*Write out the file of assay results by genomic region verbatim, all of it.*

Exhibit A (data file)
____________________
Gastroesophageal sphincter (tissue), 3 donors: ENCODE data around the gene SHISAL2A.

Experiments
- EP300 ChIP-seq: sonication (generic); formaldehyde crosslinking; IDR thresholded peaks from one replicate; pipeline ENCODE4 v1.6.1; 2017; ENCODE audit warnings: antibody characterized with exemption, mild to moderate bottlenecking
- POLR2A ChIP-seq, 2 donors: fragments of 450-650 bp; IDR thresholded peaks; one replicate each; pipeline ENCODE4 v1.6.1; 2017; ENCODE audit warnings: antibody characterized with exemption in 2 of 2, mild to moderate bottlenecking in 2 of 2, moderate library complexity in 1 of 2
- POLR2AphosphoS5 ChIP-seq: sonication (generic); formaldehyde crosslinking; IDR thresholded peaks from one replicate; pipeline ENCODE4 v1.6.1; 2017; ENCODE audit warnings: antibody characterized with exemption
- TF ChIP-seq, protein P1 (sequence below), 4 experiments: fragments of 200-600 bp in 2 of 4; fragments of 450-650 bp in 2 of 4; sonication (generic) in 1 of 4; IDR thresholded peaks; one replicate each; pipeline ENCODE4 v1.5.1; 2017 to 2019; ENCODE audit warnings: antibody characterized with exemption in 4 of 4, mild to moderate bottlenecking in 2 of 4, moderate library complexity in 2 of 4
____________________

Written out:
Gastroesophageal sphincter (tissue), 3 donors: ENCODE data around the gene SHISAL2A.

Experiments
- EP300 ChIP-seq: sonication (generic); formaldehyde crosslinking; IDR thresholded peaks from one replicate; pipeline ENCODE4 v1.6.1; 2017; ENCODE audit warnings: antibody characterized with exemption, mild to moderate bottlenecking
- POLR2A ChIP-seq, 2 donors: fragments of 450-650 bp; IDR thresholded peaks; one replicate each; pipeline ENCODE4 v1.6.1; 2017; ENCODE audit warnings: antibody characterized with exemption in 2 of 2, mild to moderate bottlenecking in 2 of 2, moderate library complexity in 1 of 2
- POLR2AphosphoS5 ChIP-seq: sonication (generic); formaldehyde crosslinking; IDR thresholded peaks from one replicate; pipeline ENCODE4 v1.6.1; 2017; ENCODE audit warnings: antibody characterized with exemption
- TF ChIP-seq, protein P1 (sequence below), 4 experiments: fragments of 200-600 bp in 2 of 4; fragments of 450-650 bp in 2 of 4; sonication (generic) in 1 of 4; IDR thresholded peaks; one replicate each; pipeline ENCODE4 v1.5.1; 2017 to 2019; ENCODE audit warnings: antibody characterized with exemption in 4 of 4, mild to moderate bottlenecking in 2 of 4, moderate library complexity in 2 of 4